Continuous fields from imaging spectrometer data for ecosystem parameter mapping and their potential for animal habitat assessment in alpine regions

Mathias Kneubuhler, Alexander Damm, Anna Katharina Schweiger, Anita C. Risch, Martin Schutz, Michael E. Schaepman

Research output: Contribution to journalArticle

4 Citations (Scopus)

Abstract

Remote sensing offers an objective and efficient way to monitor ecosystem properties including their spatial variability across different land cover types. Especially, the representation of gradients of biochemical and structural properties of ecosystems using continuous fields (CF) approaches bears advantages compared to discrete land cover classification schemes. This paper presents a concept to synergistically generate CF maps of an alpine ecosystem parameter, i.e., total surface water content, from imaging spectrometer (IS) data. Further, the potential of linking such maps to ecological patterns, i.e., the spatial distribution of large ungulates is being assessed. In vegetated areas, total surface water content is considered as a surrogate of plant physiological status. Water is, besides temperature, light, or nutrients, an important limiting growth factor determining biomass production and therefore potential animal forage quantity in alpine grasslands. Resource ecology interested in trophic interactions between large ungulates and their forage requires spatial and temporal information on ecosystem properties and processes. The study area is located in the upper Trupchun Valley (Val Trupchun) in the Swiss National Park (SNP). The valley is famous for its high densities of chamois (Rupicapra rupicapra L.), ibex (Capra ibex L.), and red deer (Cervus elaphus L.). CF maps of total surface water content were derived from Airborne Prism EXperiment (APEX) IS data collected over the SNP in June 2010 and 2011. Abundance maps of predominant land cover classes were derived from linear spectral mixture analysis (SMA). They were then combined with water content information of the respective land cover originating from either empirically or physically based approaches. The resulting CF maps depicted a spatially continuous representation of relative total surface water content. APEX IS data from two consecutive seasons revealed differences in total surface water content in June 2010 and 2011, predominantly related to an advanced phenological development in spring 2011 and to considerable differences in snow cover between the 2 years. Linking total surface water content of grasslands to observed ungulates spatial distributions did not reveal any statistically significant patterns of habitat use. We conclude that water availability in Val Trupchun may not be the dominant limiting factor for potential forage quantity (biomass), or that ungulates choose their grazing sites based on other criteria, i.e., high nutritious quality (P, N). Nevertheless, multitemporal CF maps derived from APEX IS data were found to provide spatially explicit and fine-scaled information for analyses of an ecosystem's total surface water content. The combination of multitemporal CF maps of a wide range of ecosystem parameters and more accurate and extensive observations of animal habitat use will contribute to ongoing and future vegetation-ungulates research in the SNP.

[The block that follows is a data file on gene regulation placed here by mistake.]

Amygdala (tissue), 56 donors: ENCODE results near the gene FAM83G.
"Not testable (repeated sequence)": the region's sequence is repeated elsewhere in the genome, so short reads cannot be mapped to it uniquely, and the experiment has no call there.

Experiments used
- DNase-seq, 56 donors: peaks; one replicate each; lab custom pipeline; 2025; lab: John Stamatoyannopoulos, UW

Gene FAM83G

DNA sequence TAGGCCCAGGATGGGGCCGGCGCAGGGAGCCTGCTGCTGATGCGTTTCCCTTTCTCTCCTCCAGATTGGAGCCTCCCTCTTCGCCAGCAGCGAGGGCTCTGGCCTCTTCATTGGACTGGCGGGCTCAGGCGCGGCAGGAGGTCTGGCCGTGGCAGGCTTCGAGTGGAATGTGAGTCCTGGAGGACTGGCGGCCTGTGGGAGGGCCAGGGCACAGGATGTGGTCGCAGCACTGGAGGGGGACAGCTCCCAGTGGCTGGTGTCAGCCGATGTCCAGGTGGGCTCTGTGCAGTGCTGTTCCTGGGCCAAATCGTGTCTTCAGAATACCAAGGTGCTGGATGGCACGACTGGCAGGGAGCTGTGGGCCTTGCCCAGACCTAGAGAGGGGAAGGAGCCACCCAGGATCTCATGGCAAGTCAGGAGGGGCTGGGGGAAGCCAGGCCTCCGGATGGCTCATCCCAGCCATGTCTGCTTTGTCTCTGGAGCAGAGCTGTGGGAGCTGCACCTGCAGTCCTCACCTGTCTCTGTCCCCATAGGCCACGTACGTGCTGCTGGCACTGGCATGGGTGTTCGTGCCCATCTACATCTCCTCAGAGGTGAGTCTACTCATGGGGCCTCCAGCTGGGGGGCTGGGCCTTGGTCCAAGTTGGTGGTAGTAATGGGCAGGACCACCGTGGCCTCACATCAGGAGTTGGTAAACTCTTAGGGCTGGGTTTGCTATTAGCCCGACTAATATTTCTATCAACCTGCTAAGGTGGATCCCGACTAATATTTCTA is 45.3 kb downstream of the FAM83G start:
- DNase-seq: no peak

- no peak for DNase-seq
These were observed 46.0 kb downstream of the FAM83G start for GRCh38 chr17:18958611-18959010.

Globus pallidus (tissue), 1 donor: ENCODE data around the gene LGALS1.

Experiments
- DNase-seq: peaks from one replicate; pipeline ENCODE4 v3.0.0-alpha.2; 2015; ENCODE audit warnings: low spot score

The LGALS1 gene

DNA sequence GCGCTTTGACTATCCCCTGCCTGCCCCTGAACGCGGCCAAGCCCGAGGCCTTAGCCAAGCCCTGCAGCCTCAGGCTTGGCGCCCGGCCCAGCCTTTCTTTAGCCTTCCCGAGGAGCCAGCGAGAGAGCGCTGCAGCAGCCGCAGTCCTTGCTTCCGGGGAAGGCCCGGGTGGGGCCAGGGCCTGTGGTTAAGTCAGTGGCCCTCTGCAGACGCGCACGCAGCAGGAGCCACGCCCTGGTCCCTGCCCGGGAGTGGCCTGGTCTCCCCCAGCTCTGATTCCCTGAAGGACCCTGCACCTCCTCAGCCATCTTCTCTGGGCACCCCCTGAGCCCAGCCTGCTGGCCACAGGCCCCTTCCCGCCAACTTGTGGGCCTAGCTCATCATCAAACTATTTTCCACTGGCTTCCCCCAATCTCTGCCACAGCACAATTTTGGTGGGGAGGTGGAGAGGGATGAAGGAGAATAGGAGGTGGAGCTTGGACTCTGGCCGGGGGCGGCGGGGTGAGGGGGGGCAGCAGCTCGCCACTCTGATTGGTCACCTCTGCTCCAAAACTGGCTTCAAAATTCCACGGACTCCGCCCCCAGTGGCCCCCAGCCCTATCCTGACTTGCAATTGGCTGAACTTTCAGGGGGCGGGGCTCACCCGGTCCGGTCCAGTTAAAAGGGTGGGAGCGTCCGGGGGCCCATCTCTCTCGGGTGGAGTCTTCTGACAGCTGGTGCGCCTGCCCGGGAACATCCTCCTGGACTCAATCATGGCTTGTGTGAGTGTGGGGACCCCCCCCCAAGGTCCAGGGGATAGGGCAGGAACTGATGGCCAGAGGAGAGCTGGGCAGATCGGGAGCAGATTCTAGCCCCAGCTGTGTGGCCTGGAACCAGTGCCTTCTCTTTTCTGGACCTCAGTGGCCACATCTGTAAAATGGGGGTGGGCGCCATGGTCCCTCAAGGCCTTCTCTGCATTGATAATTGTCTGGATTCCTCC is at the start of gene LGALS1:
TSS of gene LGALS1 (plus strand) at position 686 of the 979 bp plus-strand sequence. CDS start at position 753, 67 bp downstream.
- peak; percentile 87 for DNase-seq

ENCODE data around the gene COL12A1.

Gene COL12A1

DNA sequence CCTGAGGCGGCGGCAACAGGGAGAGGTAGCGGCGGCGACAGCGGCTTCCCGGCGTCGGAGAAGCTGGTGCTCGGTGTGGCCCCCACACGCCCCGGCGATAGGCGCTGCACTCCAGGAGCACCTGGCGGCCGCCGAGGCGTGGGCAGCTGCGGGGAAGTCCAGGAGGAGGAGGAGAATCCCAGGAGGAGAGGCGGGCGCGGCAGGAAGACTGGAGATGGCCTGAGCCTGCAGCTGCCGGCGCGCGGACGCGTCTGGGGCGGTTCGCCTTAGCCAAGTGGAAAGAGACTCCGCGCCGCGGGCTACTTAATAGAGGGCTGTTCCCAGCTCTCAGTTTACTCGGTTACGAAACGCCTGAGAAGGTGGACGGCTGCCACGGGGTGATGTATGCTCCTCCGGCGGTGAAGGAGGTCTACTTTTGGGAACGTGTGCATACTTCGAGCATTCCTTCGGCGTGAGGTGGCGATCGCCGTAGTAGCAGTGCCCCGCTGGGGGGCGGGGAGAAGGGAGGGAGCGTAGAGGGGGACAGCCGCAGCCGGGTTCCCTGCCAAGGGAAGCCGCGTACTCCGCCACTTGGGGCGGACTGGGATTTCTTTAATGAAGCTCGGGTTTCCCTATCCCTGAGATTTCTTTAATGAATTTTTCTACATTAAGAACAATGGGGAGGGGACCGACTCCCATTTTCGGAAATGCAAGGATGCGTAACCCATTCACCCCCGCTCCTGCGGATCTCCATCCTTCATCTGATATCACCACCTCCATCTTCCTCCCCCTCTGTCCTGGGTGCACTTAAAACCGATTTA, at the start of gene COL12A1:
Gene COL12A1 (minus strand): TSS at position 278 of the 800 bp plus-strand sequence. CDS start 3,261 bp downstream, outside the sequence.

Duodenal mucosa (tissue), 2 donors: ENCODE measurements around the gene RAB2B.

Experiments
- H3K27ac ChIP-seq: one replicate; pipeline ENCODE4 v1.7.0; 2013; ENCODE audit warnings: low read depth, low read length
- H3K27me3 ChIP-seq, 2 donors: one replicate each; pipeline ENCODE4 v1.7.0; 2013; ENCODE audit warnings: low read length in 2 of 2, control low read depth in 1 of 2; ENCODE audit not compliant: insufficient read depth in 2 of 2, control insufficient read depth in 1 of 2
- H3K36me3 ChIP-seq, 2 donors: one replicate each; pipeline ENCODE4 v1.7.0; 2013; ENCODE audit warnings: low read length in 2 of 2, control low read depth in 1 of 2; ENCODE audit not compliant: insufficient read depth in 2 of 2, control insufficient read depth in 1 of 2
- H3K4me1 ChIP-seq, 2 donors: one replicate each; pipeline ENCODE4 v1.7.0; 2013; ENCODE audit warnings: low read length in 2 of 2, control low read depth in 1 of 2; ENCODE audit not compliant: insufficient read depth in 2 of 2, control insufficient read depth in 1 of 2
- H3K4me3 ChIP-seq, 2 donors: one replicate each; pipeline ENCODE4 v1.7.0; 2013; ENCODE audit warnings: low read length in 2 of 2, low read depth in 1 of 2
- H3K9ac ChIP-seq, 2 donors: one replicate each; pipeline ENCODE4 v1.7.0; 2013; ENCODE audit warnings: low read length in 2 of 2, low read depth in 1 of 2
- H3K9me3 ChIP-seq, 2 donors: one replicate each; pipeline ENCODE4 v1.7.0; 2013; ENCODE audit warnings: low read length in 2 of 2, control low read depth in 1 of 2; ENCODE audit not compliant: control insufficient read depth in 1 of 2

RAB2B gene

Original languageEnglish (US)
Article number6822516
Pages (from-to)2600-2610
Number of pages11
JournalIEEE Journal of Selected Topics in Applied Earth Observations and Remote Sensing
Volume7
Issue number6
DOIs
StatePublished - Jan 1 2014

Fingerprint

Ecosystems
Water content
Spectrometers
Surface waters
Animals
spectrometer
water content
ungulate
Imaging techniques
surface water
ecosystem
land cover
Prisms
forage
national park
habitat use
Spatial distribution
Biomass
grassland
spatial distribution

Keywords

  • Airborne imaging spectroscopy
  • continuous field mapping
  • ecosystem
  • land cover
  • vegetation
  • water content

Cite this

Continuous fields from imaging spectrometer data for ecosystem parameter mapping and their potential for animal habitat assessment in alpine regions. / Kneubuhler, Mathias; Damm, Alexander; Schweiger, Anna Katharina; Risch, Anita C.; Schutz, Martin; Schaepman, Michael E.

In: IEEE Journal of Selected Topics in Applied Earth Observations and Remote Sensing, Vol. 7, No. 6, 6822516, 01.01.2014, p. 2600-2610.

Research output: Contribution to journalArticle

@article{aef8bb2e52f0428d9208366009acd90e,
title = "Continuous fields from imaging spectrometer data for ecosystem parameter mapping and their potential for animal habitat assessment in alpine regions",